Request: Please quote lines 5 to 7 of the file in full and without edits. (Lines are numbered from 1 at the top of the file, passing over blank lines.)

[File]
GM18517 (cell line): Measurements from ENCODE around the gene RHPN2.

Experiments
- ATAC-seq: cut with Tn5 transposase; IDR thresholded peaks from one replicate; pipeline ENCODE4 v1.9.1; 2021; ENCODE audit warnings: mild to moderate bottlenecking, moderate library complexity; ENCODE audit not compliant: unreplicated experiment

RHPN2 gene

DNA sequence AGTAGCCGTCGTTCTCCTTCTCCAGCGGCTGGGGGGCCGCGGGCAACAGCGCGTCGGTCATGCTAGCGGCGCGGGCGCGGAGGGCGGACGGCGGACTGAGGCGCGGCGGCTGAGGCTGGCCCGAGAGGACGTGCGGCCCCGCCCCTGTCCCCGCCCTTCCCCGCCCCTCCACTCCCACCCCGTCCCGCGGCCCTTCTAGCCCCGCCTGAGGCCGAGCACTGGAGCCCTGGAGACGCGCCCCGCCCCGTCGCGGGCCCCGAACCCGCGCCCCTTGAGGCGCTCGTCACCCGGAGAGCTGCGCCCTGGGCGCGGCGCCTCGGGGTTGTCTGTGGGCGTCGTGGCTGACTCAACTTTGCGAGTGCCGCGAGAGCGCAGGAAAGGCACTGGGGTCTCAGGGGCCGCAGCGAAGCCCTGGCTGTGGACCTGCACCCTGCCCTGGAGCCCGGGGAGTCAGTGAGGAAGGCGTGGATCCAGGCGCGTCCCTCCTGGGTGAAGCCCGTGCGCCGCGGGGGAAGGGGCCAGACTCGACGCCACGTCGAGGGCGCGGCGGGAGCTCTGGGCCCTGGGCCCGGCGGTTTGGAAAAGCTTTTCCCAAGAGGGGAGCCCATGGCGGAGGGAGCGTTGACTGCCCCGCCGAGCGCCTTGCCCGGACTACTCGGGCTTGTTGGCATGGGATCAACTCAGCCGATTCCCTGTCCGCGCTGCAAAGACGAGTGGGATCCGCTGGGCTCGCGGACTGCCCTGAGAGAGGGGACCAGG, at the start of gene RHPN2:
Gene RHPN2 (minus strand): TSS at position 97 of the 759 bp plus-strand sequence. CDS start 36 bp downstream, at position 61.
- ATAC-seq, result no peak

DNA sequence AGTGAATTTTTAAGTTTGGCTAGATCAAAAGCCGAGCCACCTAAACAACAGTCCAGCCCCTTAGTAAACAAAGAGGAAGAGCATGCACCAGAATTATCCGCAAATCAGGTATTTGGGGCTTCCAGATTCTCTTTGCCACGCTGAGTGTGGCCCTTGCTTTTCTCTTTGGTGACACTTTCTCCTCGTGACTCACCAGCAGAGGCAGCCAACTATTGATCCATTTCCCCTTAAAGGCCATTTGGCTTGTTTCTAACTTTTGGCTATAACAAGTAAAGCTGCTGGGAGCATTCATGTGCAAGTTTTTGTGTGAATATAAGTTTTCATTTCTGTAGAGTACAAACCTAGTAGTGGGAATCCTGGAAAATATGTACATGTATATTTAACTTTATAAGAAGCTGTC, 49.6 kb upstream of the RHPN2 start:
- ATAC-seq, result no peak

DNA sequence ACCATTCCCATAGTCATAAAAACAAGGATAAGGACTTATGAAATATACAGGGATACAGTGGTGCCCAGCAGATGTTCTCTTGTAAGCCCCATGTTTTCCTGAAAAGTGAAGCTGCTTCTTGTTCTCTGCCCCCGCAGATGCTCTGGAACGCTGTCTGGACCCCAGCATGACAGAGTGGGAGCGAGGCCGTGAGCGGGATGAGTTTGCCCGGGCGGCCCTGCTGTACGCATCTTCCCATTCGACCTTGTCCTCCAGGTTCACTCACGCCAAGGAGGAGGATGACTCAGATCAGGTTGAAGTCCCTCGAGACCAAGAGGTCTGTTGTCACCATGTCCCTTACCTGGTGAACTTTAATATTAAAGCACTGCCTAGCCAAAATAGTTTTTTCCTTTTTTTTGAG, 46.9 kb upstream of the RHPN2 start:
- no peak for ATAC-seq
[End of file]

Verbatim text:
DNA sequence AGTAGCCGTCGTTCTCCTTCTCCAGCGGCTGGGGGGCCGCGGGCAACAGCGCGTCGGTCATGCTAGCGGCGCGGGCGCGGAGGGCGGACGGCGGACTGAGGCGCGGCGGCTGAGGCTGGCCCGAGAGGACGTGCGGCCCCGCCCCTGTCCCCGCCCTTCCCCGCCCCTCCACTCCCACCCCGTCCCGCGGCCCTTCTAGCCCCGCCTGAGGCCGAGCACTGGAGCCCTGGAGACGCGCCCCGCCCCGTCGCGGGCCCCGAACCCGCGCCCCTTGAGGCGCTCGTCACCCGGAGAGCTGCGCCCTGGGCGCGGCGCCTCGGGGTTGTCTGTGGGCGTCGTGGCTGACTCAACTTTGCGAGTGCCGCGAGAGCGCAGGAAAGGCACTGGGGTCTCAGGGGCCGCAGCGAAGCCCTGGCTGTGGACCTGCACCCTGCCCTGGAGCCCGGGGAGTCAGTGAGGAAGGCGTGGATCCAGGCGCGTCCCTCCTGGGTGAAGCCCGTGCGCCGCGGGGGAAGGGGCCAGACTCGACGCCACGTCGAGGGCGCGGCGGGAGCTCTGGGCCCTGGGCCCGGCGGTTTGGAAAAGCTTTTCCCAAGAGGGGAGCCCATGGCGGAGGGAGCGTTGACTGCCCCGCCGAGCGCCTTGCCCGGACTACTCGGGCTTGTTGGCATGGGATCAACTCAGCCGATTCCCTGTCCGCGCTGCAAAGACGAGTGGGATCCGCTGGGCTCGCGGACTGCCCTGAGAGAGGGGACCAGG, at the start of gene RHPN2:
Gene RHPN2 (minus strand): TSS at position 97 of the 759 bp plus-strand sequence. CDS start 36 bp downstream, at position 61.
- ATAC-seq, result no peak